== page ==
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‘Are you scared of him?’

‘I don’t know enough about him to know whether to be scared. He’s big enough for the work, and he looks like he wouldn’t trip over the furniture when he moved. But that’s not the real worry. If Mai’s got a minder, it means he expects trouble. He doesn’t know we’re onto him so the trouble must be coming from another direction. Chances are that trouble for him means trouble for us. Logic?’

‘Bugger logic!’

She jumped up, skipped around me and headed towards the threesome’s table. I was so surprised that I stood still for a few seconds and wasted more time opening my mouth to yell at her. I didn’t yell, but by the time I got moving she had woven through the drinkers and had fronted up to Mai.

Mai shook his head and Erica said something loud and uncomplimentary. Mai pushed his chair back, the woman moved her body closer to him and the other guy got smoothly to his feet. He was well over a foot taller than Erica, but she stood her ground. I could feel the adrenalin starting to flow as I pushed towards the table. The minder had his hand on Erica’s upper arm in an ungentlemanly grip. I came up on the side and chopped at his big biceps to break the grip. He let go and half-turned, and I swung him further off-balance by pulling on his forearm. He stumbled, and I hacked his right foot out from under him so that he fell down hard and awkwardly into his chair. He looked up, and for the first time I saw that he was very young, not much over twenty. He jumped up and threw a punch, but he wasn’t set and I blocked it pretty easily.

‘Real rough on women are you, son?’

Mai yelped: ‘Fix him, Geoff.’ Geoff tried his best, but I didn’t let him get set. I gave him a short hard punch well below the belt and rasped my shoe heel down his shin bone. With the wind knocked out and a shin giving hell, most people have the good sense to sit down.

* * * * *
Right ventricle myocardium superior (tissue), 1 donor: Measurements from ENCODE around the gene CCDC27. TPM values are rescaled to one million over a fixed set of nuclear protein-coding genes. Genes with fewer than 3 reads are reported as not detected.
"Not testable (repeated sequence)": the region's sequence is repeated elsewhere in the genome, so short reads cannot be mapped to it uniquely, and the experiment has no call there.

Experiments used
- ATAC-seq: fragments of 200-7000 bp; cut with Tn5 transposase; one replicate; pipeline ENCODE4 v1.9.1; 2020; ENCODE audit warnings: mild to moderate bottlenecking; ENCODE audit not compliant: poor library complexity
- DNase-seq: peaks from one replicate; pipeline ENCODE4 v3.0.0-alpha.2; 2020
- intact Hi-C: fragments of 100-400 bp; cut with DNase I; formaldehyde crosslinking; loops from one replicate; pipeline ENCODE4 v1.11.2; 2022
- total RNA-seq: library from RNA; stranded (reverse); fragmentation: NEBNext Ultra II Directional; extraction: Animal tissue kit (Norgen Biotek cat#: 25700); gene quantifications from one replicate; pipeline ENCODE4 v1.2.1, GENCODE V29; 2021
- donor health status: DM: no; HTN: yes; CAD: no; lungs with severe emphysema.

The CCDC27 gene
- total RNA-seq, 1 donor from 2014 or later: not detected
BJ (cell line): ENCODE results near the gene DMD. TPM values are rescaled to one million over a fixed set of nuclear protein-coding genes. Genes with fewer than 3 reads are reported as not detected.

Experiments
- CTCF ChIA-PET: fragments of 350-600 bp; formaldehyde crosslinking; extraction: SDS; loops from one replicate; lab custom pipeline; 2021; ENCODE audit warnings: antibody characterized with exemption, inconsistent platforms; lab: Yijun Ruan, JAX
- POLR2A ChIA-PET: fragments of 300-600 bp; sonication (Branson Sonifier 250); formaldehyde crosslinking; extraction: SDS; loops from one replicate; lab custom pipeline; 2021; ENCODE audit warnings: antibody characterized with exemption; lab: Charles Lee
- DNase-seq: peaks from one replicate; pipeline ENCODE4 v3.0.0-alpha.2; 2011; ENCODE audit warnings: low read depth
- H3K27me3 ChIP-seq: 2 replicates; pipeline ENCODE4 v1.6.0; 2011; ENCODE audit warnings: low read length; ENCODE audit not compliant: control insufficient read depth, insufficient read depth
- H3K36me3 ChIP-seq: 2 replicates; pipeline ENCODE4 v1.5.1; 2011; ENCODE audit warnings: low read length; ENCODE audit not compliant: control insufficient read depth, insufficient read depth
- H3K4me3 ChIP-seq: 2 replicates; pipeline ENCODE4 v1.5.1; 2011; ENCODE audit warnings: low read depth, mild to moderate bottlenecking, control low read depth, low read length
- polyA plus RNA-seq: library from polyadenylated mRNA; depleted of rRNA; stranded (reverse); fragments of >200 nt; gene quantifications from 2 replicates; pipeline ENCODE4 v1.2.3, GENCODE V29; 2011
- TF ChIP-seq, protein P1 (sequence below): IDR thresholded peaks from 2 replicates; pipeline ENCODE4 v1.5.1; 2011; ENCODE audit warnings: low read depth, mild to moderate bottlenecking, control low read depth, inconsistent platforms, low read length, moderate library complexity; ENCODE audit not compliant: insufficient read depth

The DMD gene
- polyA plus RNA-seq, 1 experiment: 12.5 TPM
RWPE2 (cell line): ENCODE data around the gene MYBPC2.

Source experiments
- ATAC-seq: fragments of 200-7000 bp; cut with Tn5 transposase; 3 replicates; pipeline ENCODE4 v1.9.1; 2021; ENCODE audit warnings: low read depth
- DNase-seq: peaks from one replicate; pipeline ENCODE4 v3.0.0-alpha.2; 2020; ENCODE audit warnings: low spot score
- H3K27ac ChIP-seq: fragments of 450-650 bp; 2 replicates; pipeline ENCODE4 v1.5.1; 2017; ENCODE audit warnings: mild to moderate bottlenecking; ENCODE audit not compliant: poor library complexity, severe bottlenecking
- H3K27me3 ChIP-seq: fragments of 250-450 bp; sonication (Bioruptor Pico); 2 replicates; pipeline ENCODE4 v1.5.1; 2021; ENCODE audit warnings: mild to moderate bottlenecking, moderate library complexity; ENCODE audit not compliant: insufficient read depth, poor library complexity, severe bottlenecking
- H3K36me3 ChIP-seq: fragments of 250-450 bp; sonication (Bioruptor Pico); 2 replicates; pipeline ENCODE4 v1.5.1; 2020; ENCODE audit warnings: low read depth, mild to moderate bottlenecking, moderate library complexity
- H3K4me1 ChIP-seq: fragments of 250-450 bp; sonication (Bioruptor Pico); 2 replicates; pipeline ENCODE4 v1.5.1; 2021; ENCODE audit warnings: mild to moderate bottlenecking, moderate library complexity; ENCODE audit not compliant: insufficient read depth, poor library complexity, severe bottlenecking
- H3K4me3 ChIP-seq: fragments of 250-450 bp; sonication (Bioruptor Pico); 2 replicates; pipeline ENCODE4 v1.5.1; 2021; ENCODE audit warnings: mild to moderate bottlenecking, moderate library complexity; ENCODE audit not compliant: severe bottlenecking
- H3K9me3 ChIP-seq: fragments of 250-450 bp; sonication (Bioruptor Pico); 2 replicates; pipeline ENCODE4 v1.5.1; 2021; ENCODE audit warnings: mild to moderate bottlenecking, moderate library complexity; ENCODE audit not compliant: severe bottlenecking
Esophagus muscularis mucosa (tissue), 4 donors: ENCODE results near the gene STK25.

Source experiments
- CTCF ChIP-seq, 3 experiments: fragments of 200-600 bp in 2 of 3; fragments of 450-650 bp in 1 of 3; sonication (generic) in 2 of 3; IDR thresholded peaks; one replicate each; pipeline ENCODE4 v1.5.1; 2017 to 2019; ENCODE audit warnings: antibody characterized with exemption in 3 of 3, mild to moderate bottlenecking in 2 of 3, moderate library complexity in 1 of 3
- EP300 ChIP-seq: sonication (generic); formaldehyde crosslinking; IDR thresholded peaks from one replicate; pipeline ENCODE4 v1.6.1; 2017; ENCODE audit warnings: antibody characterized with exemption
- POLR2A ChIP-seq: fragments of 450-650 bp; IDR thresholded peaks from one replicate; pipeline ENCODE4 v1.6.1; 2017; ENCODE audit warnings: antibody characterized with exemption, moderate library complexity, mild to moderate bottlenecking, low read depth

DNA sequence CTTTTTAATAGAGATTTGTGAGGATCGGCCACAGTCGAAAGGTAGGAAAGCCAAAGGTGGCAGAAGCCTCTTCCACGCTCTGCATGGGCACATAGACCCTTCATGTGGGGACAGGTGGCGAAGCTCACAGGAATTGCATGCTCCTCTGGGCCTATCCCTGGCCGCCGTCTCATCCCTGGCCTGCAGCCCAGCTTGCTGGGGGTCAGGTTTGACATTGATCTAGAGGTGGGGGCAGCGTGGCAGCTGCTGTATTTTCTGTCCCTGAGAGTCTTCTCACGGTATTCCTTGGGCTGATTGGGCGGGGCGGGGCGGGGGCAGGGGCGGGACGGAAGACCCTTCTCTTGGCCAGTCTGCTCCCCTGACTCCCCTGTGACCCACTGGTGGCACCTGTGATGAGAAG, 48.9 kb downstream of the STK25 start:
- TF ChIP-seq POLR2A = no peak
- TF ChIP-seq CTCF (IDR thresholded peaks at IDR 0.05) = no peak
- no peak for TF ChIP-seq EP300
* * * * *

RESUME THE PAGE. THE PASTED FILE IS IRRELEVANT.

Erica flashed a smile at a man who showed some interest in joining in the action. She shook her head at him and pulled a chair up close to Mai. I leaned down hard on Geoff’s shoulder and whispered in his ear.

‘Don’t worry, son. I’m not part of his big problem and I won’t hurt him. I just want a little talk.’

He wriggled, and I put my foot down hard on his left suede shoe. Mai’s face was white and I was sure I could hear his knees knocking under the table. He was looking at me with fascination and I saw that the butt of the gun under my shoulder was just visible where my jacket was open. Geoff saw it too. I closed the jacket and smiled at him.

‘Just stay where you are and no-one gets hurt. You might learn something.’ He nodded and I took my foot away.

Erica had pulled her chair up so close that she was almost sitting in Mai’s lap. The woman with the weight problem was sitting bolt upright and trying to draw herself away from Erica as if she smelled bad. I stood up beside Geoff’s chair and nodded down at Erica who was lighting a cigarette. She puffed the smoke over Mai’s shoulder.

‘Where’s Bill Mountain?’ she said.


Bill who?’ Mai’s voice was not much above a whisper, but his fear made the sound carry.

‘We’re talking about play-acting,’ I said in his ear. ‘About the Bill who played Bruce Worthington in the same show that you played Henry Majors in.’

‘Christ. Who’re you?’

‘It doesn’t matter who he is,’ Erica said. ‘Where’s Bill, you little shit?’

It would have been amusing in another context-four foot whatever Erica calling a man ‘little’. Mai was small and he was scared, but something about the quick movement of his eyes over Erica’s face and the half-head turn to check on me told me that he wasn’t dumb.

‘I don’t know what you’re talking about,’ he said loudly. ‘Geoff…’

‘Geoff’s taking a break. Listen, mate, you’re right in it. I’ve got a photo of you signing for a car you forgot to return. You took your sunnies off to sign. Mistake, that. It’s a police matter if that’s the way you want to play it, but there is another way.’